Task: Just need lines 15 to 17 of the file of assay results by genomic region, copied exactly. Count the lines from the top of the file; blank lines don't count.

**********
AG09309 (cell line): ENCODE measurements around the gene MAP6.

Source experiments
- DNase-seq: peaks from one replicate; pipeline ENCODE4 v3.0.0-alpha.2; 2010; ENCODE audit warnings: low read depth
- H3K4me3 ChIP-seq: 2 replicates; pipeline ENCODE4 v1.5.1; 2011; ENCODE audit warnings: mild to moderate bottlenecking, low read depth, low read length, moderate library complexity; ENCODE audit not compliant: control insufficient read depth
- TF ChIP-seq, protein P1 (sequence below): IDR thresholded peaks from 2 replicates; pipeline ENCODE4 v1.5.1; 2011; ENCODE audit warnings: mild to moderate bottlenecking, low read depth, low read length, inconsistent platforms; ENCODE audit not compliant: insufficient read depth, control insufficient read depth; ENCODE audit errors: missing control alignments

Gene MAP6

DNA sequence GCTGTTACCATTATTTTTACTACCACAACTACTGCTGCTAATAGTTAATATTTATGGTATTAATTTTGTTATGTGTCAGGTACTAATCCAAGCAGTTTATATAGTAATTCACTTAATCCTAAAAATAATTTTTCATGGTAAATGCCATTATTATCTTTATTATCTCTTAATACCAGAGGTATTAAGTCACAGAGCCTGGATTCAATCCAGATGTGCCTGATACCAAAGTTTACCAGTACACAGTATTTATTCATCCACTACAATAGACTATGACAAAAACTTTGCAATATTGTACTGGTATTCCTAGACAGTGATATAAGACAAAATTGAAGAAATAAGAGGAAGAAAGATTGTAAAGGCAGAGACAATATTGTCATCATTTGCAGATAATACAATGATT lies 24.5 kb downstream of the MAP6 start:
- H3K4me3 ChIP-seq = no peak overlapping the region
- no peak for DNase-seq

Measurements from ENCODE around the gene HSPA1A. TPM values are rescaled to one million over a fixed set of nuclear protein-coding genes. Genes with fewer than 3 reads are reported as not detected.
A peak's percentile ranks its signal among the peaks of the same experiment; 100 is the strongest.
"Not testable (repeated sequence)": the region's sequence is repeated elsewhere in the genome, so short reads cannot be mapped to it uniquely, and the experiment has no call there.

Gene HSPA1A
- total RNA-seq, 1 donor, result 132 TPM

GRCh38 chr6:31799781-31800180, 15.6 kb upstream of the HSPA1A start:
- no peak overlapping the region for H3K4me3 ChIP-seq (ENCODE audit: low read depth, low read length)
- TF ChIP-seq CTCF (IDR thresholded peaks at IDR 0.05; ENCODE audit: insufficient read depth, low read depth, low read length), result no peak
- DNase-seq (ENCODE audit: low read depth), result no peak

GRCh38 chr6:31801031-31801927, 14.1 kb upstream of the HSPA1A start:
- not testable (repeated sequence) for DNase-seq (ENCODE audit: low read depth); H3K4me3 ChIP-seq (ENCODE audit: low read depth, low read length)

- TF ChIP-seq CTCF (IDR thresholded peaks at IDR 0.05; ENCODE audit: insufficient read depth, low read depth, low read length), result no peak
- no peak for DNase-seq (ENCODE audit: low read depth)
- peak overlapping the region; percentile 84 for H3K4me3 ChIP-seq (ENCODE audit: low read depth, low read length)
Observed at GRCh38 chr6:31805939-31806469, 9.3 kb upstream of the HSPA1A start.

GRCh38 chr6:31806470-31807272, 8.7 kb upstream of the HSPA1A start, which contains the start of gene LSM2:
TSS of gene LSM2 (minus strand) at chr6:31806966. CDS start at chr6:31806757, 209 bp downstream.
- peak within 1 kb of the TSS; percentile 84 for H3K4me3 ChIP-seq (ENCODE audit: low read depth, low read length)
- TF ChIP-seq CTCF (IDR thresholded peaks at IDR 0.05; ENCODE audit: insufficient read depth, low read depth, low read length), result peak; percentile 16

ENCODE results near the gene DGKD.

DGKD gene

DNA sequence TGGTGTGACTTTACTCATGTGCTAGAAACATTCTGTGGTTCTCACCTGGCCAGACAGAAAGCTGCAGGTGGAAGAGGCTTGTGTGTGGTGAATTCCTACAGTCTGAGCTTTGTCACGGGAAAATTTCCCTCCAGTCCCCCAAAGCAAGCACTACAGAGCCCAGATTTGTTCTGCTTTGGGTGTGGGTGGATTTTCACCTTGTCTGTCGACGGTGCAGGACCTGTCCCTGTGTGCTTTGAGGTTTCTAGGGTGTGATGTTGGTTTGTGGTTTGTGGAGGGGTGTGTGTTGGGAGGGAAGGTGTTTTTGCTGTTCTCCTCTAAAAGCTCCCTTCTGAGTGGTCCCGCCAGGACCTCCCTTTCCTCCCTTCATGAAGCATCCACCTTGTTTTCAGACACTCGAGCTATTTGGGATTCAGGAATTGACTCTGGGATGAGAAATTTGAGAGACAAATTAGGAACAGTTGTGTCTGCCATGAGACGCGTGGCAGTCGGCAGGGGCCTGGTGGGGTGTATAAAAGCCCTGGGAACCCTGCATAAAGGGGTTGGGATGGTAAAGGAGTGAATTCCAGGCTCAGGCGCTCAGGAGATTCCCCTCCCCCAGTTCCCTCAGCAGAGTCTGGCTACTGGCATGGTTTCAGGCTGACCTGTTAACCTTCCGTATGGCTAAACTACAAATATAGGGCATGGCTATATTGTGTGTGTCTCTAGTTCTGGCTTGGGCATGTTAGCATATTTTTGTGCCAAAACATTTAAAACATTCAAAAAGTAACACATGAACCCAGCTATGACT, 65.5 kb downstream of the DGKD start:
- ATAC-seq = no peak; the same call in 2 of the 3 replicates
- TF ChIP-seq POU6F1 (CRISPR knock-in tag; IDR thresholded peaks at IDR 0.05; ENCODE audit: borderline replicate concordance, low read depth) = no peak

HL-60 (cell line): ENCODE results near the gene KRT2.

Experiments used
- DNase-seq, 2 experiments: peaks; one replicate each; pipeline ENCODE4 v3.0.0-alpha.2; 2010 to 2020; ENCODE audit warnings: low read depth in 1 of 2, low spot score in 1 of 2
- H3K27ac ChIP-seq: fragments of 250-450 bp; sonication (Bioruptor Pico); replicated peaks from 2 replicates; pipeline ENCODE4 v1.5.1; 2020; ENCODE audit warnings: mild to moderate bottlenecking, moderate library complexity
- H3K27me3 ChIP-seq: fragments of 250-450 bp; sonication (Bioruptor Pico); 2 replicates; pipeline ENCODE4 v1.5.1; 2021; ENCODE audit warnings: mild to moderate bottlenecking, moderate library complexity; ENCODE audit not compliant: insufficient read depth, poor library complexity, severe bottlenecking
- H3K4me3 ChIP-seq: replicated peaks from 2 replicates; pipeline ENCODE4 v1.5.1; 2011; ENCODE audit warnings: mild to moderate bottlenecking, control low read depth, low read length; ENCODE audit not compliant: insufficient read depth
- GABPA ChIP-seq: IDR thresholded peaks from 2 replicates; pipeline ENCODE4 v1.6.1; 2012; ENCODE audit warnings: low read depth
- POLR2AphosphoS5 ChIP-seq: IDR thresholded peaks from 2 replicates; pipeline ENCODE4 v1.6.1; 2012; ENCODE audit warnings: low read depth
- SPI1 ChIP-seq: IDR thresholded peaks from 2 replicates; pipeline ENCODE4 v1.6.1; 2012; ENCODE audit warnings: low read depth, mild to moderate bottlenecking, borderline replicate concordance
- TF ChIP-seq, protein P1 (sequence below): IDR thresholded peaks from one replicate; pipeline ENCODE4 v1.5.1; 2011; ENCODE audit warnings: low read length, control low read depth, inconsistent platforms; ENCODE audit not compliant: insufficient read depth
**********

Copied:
GRCh38 chr6:31799781-31800180, 15.6 kb upstream of the HSPA1A start:
- no peak overlapping the region for H3K4me3 ChIP-seq (ENCODE audit: low read depth, low read length)
- TF ChIP-seq CTCF (IDR thresholded peaks at IDR 0.05; ENCODE audit: insufficient read depth, low read depth, low read length), result no peak